People - Ancient Egypt: Tao II (Sekenenre)
SECOND INTERMEDIATE PERIOD 17th Dynasty. The Hyksos invade and conquer. Eventually the Theban princes regain power. Kamose
defeats the Hyksos.
Seqenenre Tao II in Wikipedia
Seqenenre Tao II, (also Sekenenra Taa), called The Brave, ruled over the last of the local kingdoms of the Theban region of Egypt in the
Seventeenth Dynasty during the Second Intermediate Period. He probably was the son and successor to Senaktenre Tao I the Elder and Queen
Tetisheri. The dates of his reign are uncertain, but he may have risen to power in the decade ending in 1560 BC or in 1558 BC (based on the
probable accession date of Ahmose I, the first ruler of the eighteenth dynasty). (see Egyptian chronology). With his queen, Ahhotep I, Seqenenre
Tao II fathered two pharaohs, Kamose, his immediate successor who was the last pharaoh of the seventeenth dynasty and Ahmose I who, following a
regency by his mother, was the first pharaoh of the eighteenth.
Seqenenre Tao II is credited with starting the opening moves in the war of liberation against the Hyksos, which was ended by his son Ahmose.
Later New Kingdom literary tradition states that Seqenenre Tao II came into contact with his Hyksos contemporary in the north, Aawoserra Apopi.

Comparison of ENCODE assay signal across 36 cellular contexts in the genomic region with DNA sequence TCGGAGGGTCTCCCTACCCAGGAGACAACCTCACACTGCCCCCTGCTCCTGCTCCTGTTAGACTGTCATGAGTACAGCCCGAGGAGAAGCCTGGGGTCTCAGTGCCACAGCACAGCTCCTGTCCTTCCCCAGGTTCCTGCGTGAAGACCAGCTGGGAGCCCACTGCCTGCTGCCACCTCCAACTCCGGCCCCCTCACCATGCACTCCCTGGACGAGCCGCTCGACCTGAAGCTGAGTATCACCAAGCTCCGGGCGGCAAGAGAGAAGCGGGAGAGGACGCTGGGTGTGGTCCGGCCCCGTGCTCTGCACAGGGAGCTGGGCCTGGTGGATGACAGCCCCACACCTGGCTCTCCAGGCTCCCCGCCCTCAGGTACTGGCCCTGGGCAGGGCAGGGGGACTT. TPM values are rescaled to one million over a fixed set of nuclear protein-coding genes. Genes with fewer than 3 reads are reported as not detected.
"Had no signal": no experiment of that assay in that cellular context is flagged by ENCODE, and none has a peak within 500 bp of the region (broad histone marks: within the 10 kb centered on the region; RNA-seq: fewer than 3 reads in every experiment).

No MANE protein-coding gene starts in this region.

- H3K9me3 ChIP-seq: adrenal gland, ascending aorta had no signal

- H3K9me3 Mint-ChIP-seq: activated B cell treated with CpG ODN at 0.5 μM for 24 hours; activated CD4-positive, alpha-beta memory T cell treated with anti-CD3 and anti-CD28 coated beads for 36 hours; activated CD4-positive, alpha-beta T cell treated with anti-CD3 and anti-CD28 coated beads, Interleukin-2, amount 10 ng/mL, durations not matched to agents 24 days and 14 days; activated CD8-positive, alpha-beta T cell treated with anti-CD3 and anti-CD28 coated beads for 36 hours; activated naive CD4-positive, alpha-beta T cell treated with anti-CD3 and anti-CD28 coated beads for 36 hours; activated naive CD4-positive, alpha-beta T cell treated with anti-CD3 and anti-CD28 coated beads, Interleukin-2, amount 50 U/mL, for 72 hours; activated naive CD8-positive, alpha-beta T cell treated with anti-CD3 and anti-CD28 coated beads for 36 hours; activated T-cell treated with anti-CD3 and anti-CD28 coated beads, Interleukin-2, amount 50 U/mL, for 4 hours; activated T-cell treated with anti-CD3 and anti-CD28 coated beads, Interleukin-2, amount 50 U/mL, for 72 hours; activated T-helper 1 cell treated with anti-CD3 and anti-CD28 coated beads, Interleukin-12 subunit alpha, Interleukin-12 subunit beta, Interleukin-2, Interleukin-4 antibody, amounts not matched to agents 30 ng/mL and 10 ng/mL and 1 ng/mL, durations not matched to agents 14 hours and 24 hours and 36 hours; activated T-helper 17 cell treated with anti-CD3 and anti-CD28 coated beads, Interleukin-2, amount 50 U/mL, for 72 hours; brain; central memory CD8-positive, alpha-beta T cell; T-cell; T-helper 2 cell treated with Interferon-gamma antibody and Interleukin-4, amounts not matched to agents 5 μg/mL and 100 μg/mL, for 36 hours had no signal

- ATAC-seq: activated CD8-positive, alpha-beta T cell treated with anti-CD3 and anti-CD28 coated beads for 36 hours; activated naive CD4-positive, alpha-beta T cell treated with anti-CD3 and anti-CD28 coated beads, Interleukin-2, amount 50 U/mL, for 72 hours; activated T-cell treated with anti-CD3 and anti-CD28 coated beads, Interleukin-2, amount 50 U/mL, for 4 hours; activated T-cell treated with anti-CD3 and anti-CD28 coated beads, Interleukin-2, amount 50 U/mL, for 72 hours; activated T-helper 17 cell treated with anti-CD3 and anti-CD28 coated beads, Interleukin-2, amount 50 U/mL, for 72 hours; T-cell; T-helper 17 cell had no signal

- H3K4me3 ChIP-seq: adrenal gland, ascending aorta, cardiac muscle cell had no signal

The tradition took the form of a tale in which the Hyksos king Apopi sent a messenger to Seqenenre in Thebes to demand that the Theban
hippopotamus pool be done away with, for the noise of these beasts was such, that he was unable sleep in far-away Avaris. Perhaps the only
historical information that can be gleaned from the tale is that Egypt was a divided land, the area of direct Hyksos control being in the north,
but the whole of Egypt paying tribute to the Hyksos kings.
Seqenenre Tao II participated in active diplomatic posturing, which consisted of more than simply exchanging insults with the Asiatic ruler in
the North. He seems to have led military skirmishes against the Hyksos and, judging from the vicious head wound on his mummy in the Cairo
Museum, may have died during one of them.
His son and successor Wadj-kheper-re Kamose, the last ruler of the seventeenth dynasty at Thebes, is credited with launching a successful
campaign in the Theban war of liberation against the Hyksos, although he is thought to have died in the campaign. His mother, Ahhotep I, is
thought to have ruled as regent after the death of Kamose and continued the warfare against the Hyksos until Ahmose I, the second son of
Seqenenre Tao II and Ahhotep I, was old enough to assume the throne and complete the expulsion of the Hyksos and the unification of Egypt.
The relatively short length of the reign of Seqenenre Tao II did not allow for the construction of many monumental structures, but it is known